Rutherford is a moderately warm region and the grapes are influenced by cool morning fog. Temperatures swing from day to night. This region is known for Cabernet, Merlot, Cab Franc, and Zinfandel. Wineries in this region include Cakebread Cellars on the southern side and Grigich Hills to the North. Rutherford is my second favorite growing region due to the balanced flavor profiles of their wines. If Oakville is the Hollywood of wine regions, then Rutherford is home of the “Cult Wineries.” Loyal wine lovers come from all over the world to experience Cake Bread and Grgich Hills at the mother ship.
St. Helena is a warm micro-climate because it is protected by western hills and thus prevent fog from rolling in and the narrowing valley floor reflects more heat onto the hillside. Food and Wine magazine said that this region is still, “Struggling to find its identity, but Cabernet is the district’s most important grape.” Although hot temperatures can create strong tannins, the valley is producing elegant Cabernet Sauvignon and other wines like Cabernet Franc, Merlot, Syrah, Zinfandel and Viogner. This region is home to Duckhorn, Spottswoode and Flora Springs. This is my favorite wine growing region because I love Cabernet based blends. I have never had a bad glass of wine from St.Helena.
If you have time, Sonoma is located on the other side of the Mayacamas Mountains and is a separate appellation. We dipped into the Sonoma side of the Los Carneros region to try out Gundlach Bundscchu. This winery is at the cross-roads of Sonoma Valley, Los Caneros and Napa valley agricultural regions. Since Gundlach Bundschu is relatively close to Downtown Napa, it makes a great side trip.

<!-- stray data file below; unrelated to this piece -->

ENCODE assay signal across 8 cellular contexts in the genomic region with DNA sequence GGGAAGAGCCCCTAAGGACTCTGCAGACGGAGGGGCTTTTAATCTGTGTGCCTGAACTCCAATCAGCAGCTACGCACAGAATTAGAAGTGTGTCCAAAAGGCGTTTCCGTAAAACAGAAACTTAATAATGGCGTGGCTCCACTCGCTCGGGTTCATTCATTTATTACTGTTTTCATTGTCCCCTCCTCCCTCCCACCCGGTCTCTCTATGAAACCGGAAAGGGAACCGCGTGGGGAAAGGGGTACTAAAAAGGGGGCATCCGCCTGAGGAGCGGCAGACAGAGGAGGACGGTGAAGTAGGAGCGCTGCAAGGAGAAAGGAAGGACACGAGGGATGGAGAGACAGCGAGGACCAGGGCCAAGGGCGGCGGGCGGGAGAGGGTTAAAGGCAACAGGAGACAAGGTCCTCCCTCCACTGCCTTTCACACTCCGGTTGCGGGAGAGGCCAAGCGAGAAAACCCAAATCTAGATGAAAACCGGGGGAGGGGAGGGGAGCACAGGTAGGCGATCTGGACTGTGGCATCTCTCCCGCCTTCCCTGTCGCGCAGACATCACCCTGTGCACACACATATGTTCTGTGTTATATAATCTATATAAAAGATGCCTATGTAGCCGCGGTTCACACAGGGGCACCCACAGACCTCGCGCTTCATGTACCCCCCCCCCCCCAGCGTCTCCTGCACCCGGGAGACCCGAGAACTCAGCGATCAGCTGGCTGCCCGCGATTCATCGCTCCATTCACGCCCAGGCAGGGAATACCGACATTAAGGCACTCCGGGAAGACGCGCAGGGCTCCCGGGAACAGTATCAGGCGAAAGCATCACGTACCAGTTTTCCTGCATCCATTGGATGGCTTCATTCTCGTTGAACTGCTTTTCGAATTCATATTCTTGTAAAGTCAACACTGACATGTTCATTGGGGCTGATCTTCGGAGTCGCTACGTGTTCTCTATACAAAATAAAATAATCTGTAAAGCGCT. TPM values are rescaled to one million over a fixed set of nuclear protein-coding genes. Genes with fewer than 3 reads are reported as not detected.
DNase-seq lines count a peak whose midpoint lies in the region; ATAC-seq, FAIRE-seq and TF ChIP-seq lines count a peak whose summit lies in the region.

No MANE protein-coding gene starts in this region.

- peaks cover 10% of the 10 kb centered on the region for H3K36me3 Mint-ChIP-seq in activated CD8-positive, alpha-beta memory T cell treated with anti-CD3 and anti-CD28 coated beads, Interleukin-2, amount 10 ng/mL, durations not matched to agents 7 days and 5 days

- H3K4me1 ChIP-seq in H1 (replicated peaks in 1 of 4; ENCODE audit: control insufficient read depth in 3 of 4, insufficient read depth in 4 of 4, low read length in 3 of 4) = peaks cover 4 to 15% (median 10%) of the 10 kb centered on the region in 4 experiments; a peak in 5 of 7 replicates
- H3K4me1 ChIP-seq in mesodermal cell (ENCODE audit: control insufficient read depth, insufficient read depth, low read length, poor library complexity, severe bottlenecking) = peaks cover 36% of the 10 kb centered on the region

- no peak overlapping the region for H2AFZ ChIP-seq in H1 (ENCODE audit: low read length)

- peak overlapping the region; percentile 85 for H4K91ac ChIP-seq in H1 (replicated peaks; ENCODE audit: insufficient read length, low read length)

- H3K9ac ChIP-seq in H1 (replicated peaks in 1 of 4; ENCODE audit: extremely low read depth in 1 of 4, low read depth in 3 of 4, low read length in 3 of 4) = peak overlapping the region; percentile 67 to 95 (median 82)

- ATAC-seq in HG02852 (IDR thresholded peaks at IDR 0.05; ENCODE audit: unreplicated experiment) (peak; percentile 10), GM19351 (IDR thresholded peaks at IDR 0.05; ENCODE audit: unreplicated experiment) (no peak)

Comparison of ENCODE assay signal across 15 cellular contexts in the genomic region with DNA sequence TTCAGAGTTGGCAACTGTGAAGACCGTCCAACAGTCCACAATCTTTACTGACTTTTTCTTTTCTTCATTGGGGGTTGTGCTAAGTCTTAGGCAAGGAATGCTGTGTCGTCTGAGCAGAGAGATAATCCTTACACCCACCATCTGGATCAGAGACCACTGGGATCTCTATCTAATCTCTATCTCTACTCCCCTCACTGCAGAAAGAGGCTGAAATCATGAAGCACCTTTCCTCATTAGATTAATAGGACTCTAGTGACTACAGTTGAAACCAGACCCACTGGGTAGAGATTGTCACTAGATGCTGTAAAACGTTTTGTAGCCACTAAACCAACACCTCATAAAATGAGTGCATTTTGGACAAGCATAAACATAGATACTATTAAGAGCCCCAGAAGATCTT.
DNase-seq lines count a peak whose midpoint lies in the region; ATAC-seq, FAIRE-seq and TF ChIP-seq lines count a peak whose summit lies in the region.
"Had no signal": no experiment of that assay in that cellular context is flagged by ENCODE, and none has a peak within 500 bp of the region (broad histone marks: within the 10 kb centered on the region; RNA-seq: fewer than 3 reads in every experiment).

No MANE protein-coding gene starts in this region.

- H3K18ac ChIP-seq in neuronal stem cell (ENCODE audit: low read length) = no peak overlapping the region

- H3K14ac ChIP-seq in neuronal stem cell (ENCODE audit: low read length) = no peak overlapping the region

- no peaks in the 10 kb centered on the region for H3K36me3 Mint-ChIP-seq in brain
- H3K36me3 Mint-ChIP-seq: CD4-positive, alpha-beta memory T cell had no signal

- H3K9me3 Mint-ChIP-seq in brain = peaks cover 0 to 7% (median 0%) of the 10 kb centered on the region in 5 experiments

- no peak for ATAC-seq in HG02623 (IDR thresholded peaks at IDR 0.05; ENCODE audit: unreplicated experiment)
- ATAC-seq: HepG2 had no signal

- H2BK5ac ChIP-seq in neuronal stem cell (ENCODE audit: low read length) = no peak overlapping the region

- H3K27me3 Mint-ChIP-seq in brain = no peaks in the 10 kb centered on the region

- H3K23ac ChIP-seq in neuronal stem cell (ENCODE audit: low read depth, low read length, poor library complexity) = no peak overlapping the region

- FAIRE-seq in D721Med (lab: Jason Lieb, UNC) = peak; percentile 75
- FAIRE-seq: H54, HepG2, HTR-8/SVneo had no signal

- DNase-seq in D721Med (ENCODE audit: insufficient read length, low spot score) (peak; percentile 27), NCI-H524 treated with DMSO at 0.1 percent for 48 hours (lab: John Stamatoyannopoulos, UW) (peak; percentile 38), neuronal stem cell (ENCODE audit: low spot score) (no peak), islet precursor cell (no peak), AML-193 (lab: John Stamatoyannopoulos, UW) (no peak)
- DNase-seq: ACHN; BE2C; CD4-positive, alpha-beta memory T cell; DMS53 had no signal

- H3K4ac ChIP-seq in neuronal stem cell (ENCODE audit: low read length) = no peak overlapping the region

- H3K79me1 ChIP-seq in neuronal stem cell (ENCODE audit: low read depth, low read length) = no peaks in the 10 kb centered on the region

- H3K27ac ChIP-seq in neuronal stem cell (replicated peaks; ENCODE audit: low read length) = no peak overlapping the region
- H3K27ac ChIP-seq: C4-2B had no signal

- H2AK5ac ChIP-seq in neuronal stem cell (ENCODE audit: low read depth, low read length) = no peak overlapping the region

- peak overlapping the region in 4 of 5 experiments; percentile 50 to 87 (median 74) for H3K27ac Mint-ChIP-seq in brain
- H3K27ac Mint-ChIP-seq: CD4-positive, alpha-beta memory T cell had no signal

Tips for Selecting Wineries in Napa If you are planning on driving yourself from Winery to Winery, consider visiting no more than 3-4 in one day. There is always the urge to visit as many wineries as possible, although your palate will be destroyed and you run the risk of drunk driving. CHP is known for monitoring these roads, so use common sense. I also recommend visiting one region per day. For example, make a day out of visiting St.Helena Wineries so that they are close to each other. Plan on having lunch between tastings. Also pack some food, snacks and water for impromptu picnics. Consider making dinner reservations in the region where you will be wine tasting.
If you don’t want to drive around Napa, you can either join a wine bus tour or hire a private driver. I have mixed thoughts on the wine bus tours because of the no stress experience, picnic lunches and positive energy from fellow tourists. What I don’t like is that the tours will often take you to a mix bag of wineries, including “not yet ready for prime time” wineries. The other option is private or semi-private tours. These small business operators will provide a custom wine tasting itinerary. The best private tour operators will go into the tasting room with you and create opportunities with the winery staff.